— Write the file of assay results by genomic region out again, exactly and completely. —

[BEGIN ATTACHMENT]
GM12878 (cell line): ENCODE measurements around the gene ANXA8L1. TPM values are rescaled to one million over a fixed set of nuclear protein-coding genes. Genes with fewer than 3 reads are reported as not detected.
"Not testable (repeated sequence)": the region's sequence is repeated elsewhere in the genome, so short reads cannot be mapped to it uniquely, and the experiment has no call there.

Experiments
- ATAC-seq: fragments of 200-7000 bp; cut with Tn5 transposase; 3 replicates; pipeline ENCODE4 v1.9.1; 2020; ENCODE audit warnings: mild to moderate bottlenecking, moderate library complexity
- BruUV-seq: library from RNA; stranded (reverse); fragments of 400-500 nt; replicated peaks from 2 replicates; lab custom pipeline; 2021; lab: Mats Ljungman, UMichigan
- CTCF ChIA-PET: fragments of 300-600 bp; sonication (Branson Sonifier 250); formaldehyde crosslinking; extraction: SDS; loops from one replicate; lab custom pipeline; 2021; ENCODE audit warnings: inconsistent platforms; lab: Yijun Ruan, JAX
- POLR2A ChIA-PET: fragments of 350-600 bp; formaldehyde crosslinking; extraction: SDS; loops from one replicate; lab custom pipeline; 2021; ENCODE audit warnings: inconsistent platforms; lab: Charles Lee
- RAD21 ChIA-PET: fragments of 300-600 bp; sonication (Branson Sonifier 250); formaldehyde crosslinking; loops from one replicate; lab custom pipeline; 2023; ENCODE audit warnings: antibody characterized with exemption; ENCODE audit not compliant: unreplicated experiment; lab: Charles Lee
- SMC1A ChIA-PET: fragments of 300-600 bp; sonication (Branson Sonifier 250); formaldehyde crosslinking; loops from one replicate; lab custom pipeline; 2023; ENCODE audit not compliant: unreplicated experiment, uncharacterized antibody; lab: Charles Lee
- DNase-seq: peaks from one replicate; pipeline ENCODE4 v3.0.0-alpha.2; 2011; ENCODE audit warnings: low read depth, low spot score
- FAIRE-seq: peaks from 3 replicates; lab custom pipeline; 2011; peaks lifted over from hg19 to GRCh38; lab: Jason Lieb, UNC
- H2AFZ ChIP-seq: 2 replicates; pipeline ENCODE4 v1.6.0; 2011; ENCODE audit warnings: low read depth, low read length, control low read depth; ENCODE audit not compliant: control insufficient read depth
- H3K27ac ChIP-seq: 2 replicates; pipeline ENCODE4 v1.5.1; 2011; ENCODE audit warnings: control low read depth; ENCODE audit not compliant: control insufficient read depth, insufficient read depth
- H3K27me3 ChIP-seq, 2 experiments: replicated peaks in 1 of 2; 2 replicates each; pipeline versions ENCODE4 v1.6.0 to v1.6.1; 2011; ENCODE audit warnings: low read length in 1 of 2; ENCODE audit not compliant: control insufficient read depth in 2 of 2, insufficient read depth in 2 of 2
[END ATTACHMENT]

GM12878 (cell line): ENCODE measurements around the gene ANXA8L1. TPM values are rescaled to one million over a fixed set of nuclear protein-coding genes. Genes with fewer than 3 reads are reported as not detected.
"Not testable (repeated sequence)": the region's sequence is repeated elsewhere in the genome, so short reads cannot be mapped to it uniquely, and the experiment has no call there.

Experiments
- ATAC-seq: fragments of 200-7000 bp; cut with Tn5 transposase; 3 replicates; pipeline ENCODE4 v1.9.1; 2020; ENCODE audit warnings: mild to moderate bottlenecking, moderate library complexity
- BruUV-seq: library from RNA; stranded (reverse); fragments of 400-500 nt; replicated peaks from 2 replicates; lab custom pipeline; 2021; lab: Mats Ljungman, UMichigan
- CTCF ChIA-PET: fragments of 300-600 bp; sonication (Branson Sonifier 250); formaldehyde crosslinking; extraction: SDS; loops from one replicate; lab custom pipeline; 2021; ENCODE audit warnings: inconsistent platforms; lab: Yijun Ruan, JAX
- POLR2A ChIA-PET: fragments of 350-600 bp; formaldehyde crosslinking; extraction: SDS; loops from one replicate; lab custom pipeline; 2021; ENCODE audit warnings: inconsistent platforms; lab: Charles Lee
- RAD21 ChIA-PET: fragments of 300-600 bp; sonication (Branson Sonifier 250); formaldehyde crosslinking; loops from one replicate; lab custom pipeline; 2023; ENCODE audit warnings: antibody characterized with exemption; ENCODE audit not compliant: unreplicated experiment; lab: Charles Lee
- SMC1A ChIA-PET: fragments of 300-600 bp; sonication (Branson Sonifier 250); formaldehyde crosslinking; loops from one replicate; lab custom pipeline; 2023; ENCODE audit not compliant: unreplicated experiment, uncharacterized antibody; lab: Charles Lee
- DNase-seq: peaks from one replicate; pipeline ENCODE4 v3.0.0-alpha.2; 2011; ENCODE audit warnings: low read depth, low spot score
- FAIRE-seq: peaks from 3 replicates; lab custom pipeline; 2011; peaks lifted over from hg19 to GRCh38; lab: Jason Lieb, UNC
- H2AFZ ChIP-seq: 2 replicates; pipeline ENCODE4 v1.6.0; 2011; ENCODE audit warnings: low read depth, low read length, control low read depth; ENCODE audit not compliant: control insufficient read depth
- H3K27ac ChIP-seq: 2 replicates; pipeline ENCODE4 v1.5.1; 2011; ENCODE audit warnings: control low read depth; ENCODE audit not compliant: control insufficient read depth, insufficient read depth
- H3K27me3 ChIP-seq, 2 experiments: replicated peaks in 1 of 2; 2 replicates each; pipeline versions ENCODE4 v1.6.0 to v1.6.1; 2011; ENCODE audit warnings: low read length in 1 of 2; ENCODE audit not compliant: control insufficient read depth in 2 of 2, insufficient read depth in 2 of 2